Safely Shooting: Twelve Photography Safety Tips from the Safety Queen

April 04, 2014  •  1 Comment

Safely Shooting:

Twelve Photography Safety Tips from the Safety Queen 

 

Katherine Azar 

Katherine Azar Photography, LLC

April 4, 2014

Greg Cazillo and the Safety Queen AKA Kathy AzarBecause of my preoccupation with safety, my family has nicknamed me, "The Safety Queen." Hear about the things in this article and more: http://cazillo.com/articles/keep-shooting/406-photographers-safety-modular-pixel-pocket-rocket-review.html

 

As photographers, when we think about safety, we usually think about our gear. We’re concerned about where to leave our equipment while we are shooting an event for fear of theft. We are careful not to drop or otherwise damage our cameras and lenses. We treat our stuff as we would our precious children. My kids even call my camera my third child.

 

A Google search on photography safety brings up wilderness safety points such as how to avoid being eaten by a bear, keeping your gear safe, safety around railroad tracks, and health hazards of darkroom chemicals. Very few articles are out there about how to keep you, the photographer, safe or even how to keep clients safe. Even then, most of the articles deal with photographing newborns. 

 

In thinking it over, I came up with some of the following safety points for our profession. Can you think of others? 

 

Eight Things Pertinent to Photographers’ Safety: 

 

Be Cautious About: 

  • Where You Stand: Cautionary story: As a former collegiate cheerleader who stood on guys’ hands 7+ feet in the air, I have a great sense of balance. When shooting for a client, though, my training was all for naught as I made a reckless decision in the moment, just trying to get that perfect angle to nail the shot. I needed the vantage point of a tall step ladder and the regular steps just weren’t cutting it. I needed just a liiiiiittle more height. You know the step right under the top of the ladder that says, “Do not stand here?” Well, they mean it. I was fine getting the shot, but then, as I took a step down, the  leg of the wooden ladder snapped and flung me to the ground. My D7000 with grip and 70-200, strapped to me with my Black Rapid Strap, whipped around and nailed me right near my right eye as I hit the ground, tearing my skin open like an eraser being pulled down a piece of paper. Blood was everywhere. I needed nine stitches. In true photographer form, I took a picture of the boo boo. I also handed out a business card in the ER!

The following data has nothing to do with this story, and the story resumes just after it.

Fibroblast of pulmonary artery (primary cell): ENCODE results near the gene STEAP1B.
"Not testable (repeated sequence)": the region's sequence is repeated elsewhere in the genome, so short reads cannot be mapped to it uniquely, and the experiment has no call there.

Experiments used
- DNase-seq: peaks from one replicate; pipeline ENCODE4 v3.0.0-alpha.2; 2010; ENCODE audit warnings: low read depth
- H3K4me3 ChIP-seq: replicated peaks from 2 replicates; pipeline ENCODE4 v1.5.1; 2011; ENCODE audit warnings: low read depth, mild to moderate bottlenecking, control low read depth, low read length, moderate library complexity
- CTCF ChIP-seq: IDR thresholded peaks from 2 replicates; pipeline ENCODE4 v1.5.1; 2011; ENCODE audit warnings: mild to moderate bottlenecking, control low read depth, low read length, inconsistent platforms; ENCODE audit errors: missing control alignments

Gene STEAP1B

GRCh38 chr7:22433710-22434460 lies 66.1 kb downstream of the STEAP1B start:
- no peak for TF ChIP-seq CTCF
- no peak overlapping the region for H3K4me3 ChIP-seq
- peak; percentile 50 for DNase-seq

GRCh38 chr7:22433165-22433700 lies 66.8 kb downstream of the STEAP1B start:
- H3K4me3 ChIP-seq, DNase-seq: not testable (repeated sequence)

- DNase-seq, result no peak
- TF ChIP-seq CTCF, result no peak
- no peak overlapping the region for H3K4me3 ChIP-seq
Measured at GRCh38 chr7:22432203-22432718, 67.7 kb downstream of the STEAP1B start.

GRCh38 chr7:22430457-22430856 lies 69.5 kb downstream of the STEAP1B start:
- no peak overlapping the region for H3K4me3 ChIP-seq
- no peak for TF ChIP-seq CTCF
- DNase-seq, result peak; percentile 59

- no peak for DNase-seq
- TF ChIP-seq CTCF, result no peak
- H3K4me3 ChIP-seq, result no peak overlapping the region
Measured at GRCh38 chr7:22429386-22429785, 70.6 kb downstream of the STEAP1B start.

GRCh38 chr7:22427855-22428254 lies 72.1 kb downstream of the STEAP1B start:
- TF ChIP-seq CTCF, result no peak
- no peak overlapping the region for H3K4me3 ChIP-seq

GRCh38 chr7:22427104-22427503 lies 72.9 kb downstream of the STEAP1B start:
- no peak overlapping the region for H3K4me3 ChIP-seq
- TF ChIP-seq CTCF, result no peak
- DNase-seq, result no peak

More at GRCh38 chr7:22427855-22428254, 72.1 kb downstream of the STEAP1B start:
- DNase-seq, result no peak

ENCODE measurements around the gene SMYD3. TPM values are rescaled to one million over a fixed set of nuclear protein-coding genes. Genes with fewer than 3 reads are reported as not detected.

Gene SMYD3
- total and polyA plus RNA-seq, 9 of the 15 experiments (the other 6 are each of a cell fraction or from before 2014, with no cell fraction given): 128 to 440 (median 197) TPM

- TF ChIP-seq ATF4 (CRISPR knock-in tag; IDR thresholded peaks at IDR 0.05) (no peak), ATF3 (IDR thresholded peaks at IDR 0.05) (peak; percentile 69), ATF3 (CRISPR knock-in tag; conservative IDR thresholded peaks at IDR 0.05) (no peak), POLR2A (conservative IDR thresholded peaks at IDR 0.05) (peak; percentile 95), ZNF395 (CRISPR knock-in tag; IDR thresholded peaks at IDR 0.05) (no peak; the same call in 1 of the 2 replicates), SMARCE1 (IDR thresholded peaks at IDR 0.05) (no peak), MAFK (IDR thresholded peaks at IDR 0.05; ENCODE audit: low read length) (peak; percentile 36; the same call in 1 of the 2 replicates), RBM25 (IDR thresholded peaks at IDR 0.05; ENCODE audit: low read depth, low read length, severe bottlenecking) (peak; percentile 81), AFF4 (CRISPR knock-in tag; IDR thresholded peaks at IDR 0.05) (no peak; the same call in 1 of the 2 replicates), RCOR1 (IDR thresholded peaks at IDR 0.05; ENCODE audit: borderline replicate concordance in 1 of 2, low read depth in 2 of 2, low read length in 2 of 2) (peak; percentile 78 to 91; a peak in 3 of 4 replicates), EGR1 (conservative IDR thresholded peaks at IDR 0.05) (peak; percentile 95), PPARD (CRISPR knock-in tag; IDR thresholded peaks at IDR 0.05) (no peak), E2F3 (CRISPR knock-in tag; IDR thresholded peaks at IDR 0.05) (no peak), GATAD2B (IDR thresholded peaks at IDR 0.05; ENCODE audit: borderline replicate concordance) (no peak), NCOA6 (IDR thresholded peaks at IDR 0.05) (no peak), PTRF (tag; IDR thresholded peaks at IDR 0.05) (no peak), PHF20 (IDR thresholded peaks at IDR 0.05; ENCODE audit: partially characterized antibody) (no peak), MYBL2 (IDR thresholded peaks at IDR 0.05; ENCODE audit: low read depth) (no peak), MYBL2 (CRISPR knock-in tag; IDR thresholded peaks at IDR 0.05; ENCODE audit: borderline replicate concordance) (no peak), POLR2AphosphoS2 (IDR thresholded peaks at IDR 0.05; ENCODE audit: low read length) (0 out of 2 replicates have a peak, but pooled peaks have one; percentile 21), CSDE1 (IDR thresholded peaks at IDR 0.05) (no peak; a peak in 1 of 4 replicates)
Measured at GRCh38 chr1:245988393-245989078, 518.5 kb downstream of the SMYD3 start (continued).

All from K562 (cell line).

• Stepping Backwards:  It is easy to become so preoccupied with what is in front of you that you forget about what is behind you. There are multiple anecdotal stories of photographers falling over gear, roots, stationary objects, and perhaps worst, into a body of water. Not good for photographer or gear. 
  • Your Hearing: This is true especially for you wedding or event photographers who are in high-volume situations on a regular basis, although it only takes one experience to cause damage. This is another area in which I have unfortunate personal experience. After going to hear a friend play in a band many years ago, I was left with permanent tinnitus, or ringing in my ears. After that, I wore ear plugs whenever I was in loud situations to prevent further damage. However, not wanting to look like a dweeb at a wedding years later, I ditched the earplugs at the reception during which a loud live band was playing. This resulted in a worsening of the tinnitus and the lovely addition of hyperacusis, which means that my ears are super sensitive in addition to ringing constantly. Fun stuff. Not. Protect yourself. There are flesh-colored earplugs out there that are easy to insert and not terribly obvious. 
  • With Whom You Are Working: Trust your gut. Does your client or location make you nervous? Do you need to take a partner with you? Make other plans? Consider your own safety when planning. It may be in everyone’s best interests to have assistants or additional people around. 
  • Legal Concerns: I am not in any way, shape or form a legal professional, so I take my matters to someone who is. 
  • Contracts: Cover yourself with a contract that you make every. single. client. sign. I even have my family members sign it. If your policy is that EVERYONE signs it, you don’t have to apologize to friends about making them do so. Contracts are there to protect both you and your client. 
  • Business Format: Is your business set up appropriately for you? Have you looked into what it means to be a sole proprietor, LLC, or something else? Your lawyer can direct you. 
  • Releases: If you are using your client’s images in any way, photo releases are your friend. Again, a lawyer can make sure everything is worded correctly.
  • Taxes: If you are taking money from people as part of a business, the government wants its share! You can get in big, ugly trouble if you don’t do things right from the beginning. That said, if you haven’t been doing things legally, get yourself straightened out ASAP. All is not lost. Contact your professional (or get one if you don’t have one) and they can help you become legit.